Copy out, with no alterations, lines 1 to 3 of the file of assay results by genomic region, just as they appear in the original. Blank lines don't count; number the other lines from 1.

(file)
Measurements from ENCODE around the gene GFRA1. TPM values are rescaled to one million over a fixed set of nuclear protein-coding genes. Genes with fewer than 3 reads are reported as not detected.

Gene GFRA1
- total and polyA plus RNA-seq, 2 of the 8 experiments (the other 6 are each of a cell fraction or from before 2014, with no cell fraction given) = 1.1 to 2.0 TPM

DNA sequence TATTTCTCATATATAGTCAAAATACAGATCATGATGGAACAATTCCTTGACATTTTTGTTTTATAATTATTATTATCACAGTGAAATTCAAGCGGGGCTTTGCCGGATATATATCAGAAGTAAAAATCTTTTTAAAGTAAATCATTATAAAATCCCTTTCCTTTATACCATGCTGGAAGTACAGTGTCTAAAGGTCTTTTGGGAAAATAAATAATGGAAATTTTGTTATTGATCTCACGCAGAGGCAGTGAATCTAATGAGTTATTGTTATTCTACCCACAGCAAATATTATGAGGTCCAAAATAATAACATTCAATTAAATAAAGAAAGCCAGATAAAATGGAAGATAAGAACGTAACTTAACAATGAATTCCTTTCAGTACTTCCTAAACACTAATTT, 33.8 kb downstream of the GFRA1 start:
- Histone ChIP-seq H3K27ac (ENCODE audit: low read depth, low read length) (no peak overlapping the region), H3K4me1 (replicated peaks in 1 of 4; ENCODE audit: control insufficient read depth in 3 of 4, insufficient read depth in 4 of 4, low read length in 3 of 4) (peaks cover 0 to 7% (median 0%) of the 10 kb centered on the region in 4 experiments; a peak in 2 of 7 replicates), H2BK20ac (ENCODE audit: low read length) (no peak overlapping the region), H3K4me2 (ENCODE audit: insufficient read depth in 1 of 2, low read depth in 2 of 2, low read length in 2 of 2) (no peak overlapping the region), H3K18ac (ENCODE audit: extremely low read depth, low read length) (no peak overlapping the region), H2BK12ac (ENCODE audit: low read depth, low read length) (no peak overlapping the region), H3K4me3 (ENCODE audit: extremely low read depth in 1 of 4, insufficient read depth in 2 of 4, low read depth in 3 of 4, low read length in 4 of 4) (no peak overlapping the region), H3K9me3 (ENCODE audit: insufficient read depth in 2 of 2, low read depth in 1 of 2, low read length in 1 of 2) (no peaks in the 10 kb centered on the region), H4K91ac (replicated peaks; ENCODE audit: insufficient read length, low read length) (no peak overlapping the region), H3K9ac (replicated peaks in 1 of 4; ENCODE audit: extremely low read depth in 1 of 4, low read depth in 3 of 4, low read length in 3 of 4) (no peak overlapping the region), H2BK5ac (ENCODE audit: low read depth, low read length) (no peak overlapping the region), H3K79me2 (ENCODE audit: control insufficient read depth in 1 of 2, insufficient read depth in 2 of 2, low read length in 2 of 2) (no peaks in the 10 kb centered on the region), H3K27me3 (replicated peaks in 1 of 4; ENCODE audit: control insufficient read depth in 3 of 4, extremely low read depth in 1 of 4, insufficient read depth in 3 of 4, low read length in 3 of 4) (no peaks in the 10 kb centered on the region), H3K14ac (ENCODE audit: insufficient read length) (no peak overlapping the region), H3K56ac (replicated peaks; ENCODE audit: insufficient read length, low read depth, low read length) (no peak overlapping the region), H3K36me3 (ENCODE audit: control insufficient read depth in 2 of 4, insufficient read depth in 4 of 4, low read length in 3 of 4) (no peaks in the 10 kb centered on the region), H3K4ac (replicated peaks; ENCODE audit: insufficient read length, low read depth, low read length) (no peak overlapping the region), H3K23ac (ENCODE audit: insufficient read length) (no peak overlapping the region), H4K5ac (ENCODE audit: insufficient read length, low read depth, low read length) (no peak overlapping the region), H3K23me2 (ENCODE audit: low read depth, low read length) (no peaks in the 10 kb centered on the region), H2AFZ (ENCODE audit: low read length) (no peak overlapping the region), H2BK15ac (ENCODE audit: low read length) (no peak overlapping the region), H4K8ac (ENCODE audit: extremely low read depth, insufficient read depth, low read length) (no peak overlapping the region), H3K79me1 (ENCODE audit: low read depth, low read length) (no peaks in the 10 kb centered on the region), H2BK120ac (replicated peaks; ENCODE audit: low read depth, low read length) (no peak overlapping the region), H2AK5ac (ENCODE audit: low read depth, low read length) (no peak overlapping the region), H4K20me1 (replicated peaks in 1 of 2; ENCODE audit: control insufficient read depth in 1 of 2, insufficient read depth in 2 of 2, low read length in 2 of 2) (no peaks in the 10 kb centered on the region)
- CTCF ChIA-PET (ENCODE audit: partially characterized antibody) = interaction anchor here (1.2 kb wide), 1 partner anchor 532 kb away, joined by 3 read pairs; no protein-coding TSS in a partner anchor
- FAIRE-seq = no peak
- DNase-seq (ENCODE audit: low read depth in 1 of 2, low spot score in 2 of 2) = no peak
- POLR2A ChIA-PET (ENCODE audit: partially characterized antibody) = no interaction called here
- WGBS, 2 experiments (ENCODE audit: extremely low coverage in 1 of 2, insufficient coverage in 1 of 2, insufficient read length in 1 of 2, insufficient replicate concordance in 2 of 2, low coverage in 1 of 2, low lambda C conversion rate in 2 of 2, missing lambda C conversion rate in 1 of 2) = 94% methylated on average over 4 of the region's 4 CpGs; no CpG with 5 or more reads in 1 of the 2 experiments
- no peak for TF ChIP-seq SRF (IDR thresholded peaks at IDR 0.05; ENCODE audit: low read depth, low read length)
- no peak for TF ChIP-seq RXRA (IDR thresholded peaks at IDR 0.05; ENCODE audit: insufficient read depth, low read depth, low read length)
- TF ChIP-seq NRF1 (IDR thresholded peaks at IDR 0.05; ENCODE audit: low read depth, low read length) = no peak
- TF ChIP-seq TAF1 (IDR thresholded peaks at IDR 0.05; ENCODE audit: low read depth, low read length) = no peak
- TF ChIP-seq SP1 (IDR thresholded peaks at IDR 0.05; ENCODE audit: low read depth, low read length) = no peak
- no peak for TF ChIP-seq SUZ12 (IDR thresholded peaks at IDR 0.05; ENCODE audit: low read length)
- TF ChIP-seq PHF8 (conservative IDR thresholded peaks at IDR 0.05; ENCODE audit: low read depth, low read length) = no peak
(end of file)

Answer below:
Measurements from ENCODE around the gene GFRA1. TPM values are rescaled to one million over a fixed set of nuclear protein-coding genes. Genes with fewer than 3 reads are reported as not detected.

Gene GFRA1
- total and polyA plus RNA-seq, 2 of the 8 experiments (the other 6 are each of a cell fraction or from before 2014, with no cell fraction given) = 1.1 to 2.0 TPM